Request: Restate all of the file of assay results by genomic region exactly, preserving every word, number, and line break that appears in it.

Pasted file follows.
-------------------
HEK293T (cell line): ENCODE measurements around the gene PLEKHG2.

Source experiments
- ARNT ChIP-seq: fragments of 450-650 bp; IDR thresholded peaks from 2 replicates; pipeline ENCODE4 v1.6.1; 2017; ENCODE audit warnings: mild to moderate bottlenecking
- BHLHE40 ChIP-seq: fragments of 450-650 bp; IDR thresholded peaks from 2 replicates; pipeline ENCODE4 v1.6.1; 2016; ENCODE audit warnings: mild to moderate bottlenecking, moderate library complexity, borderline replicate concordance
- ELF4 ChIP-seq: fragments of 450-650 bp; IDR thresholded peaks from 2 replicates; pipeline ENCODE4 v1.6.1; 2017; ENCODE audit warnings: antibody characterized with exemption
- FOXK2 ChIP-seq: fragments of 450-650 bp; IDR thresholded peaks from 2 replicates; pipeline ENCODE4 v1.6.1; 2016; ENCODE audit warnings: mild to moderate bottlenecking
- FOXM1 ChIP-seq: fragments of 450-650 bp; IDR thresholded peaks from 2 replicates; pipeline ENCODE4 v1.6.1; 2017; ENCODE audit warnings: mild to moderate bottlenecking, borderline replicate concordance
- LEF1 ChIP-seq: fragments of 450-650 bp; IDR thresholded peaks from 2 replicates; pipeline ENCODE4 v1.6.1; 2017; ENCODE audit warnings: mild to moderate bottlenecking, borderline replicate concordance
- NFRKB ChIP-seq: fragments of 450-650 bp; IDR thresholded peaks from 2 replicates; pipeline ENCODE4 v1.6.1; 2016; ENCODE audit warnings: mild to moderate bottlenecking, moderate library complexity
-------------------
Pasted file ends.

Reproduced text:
HEK293T (cell line): ENCODE measurements around the gene PLEKHG2.

Source experiments
- ARNT ChIP-seq: fragments of 450-650 bp; IDR thresholded peaks from 2 replicates; pipeline ENCODE4 v1.6.1; 2017; ENCODE audit warnings: mild to moderate bottlenecking
- BHLHE40 ChIP-seq: fragments of 450-650 bp; IDR thresholded peaks from 2 replicates; pipeline ENCODE4 v1.6.1; 2016; ENCODE audit warnings: mild to moderate bottlenecking, moderate library complexity, borderline replicate concordance
- ELF4 ChIP-seq: fragments of 450-650 bp; IDR thresholded peaks from 2 replicates; pipeline ENCODE4 v1.6.1; 2017; ENCODE audit warnings: antibody characterized with exemption
- FOXK2 ChIP-seq: fragments of 450-650 bp; IDR thresholded peaks from 2 replicates; pipeline ENCODE4 v1.6.1; 2016; ENCODE audit warnings: mild to moderate bottlenecking
- FOXM1 ChIP-seq: fragments of 450-650 bp; IDR thresholded peaks from 2 replicates; pipeline ENCODE4 v1.6.1; 2017; ENCODE audit warnings: mild to moderate bottlenecking, borderline replicate concordance
- LEF1 ChIP-seq: fragments of 450-650 bp; IDR thresholded peaks from 2 replicates; pipeline ENCODE4 v1.6.1; 2017; ENCODE audit warnings: mild to moderate bottlenecking, borderline replicate concordance
- NFRKB ChIP-seq: fragments of 450-650 bp; IDR thresholded peaks from 2 replicates; pipeline ENCODE4 v1.6.1; 2016; ENCODE audit warnings: mild to moderate bottlenecking, moderate library complexity